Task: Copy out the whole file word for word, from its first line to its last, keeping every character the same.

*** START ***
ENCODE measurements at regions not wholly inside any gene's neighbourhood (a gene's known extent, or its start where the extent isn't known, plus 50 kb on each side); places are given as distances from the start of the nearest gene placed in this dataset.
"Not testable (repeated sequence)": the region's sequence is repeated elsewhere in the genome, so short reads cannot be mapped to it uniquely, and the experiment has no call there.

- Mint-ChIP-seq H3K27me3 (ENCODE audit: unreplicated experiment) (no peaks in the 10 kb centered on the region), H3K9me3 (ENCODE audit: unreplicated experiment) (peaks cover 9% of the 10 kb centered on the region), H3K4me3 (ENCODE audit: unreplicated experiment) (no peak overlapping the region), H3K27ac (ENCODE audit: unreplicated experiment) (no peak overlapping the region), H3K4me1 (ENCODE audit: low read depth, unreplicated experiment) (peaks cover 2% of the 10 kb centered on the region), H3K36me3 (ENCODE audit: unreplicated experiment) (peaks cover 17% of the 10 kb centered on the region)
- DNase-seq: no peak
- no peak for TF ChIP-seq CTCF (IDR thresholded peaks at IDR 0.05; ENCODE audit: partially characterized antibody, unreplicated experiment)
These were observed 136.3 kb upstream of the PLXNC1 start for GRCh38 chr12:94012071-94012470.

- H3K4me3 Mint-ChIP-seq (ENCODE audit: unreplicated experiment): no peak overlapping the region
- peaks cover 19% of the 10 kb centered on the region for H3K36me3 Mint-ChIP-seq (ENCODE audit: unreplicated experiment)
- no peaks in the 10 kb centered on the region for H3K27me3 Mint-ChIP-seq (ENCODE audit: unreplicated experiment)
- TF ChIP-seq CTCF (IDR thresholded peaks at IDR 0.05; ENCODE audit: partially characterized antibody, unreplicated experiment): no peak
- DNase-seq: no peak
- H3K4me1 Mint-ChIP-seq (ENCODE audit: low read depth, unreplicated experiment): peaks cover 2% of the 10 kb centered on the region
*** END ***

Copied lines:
ENCODE measurements at regions not wholly inside any gene's neighbourhood (a gene's known extent, or its start where the extent isn't known, plus 50 kb on each side); places are given as distances from the start of the nearest gene placed in this dataset.
"Not testable (repeated sequence)": the region's sequence is repeated elsewhere in the genome, so short reads cannot be mapped to it uniquely, and the experiment has no call there.

- Mint-ChIP-seq H3K27me3 (ENCODE audit: unreplicated experiment) (no peaks in the 10 kb centered on the region), H3K9me3 (ENCODE audit: unreplicated experiment) (peaks cover 9% of the 10 kb centered on the region), H3K4me3 (ENCODE audit: unreplicated experiment) (no peak overlapping the region), H3K27ac (ENCODE audit: unreplicated experiment) (no peak overlapping the region), H3K4me1 (ENCODE audit: low read depth, unreplicated experiment) (peaks cover 2% of the 10 kb centered on the region), H3K36me3 (ENCODE audit: unreplicated experiment) (peaks cover 17% of the 10 kb centered on the region)
- DNase-seq: no peak
- no peak for TF ChIP-seq CTCF (IDR thresholded peaks at IDR 0.05; ENCODE audit: partially characterized antibody, unreplicated experiment)
These were observed 136.3 kb upstream of the PLXNC1 start for GRCh38 chr12:94012071-94012470.

- H3K4me3 Mint-ChIP-seq (ENCODE audit: unreplicated experiment): no peak overlapping the region
- peaks cover 19% of the 10 kb centered on the region for H3K36me3 Mint-ChIP-seq (ENCODE audit: unreplicated experiment)
- no peaks in the 10 kb centered on the region for H3K27me3 Mint-ChIP-seq (ENCODE audit: unreplicated experiment)
- TF ChIP-seq CTCF (IDR thresholded peaks at IDR 0.05; ENCODE audit: partially characterized antibody, unreplicated experiment): no peak
- DNase-seq: no peak
- H3K4me1 Mint-ChIP-seq (ENCODE audit: low read depth, unreplicated experiment): peaks cover 2% of the 10 kb centered on the region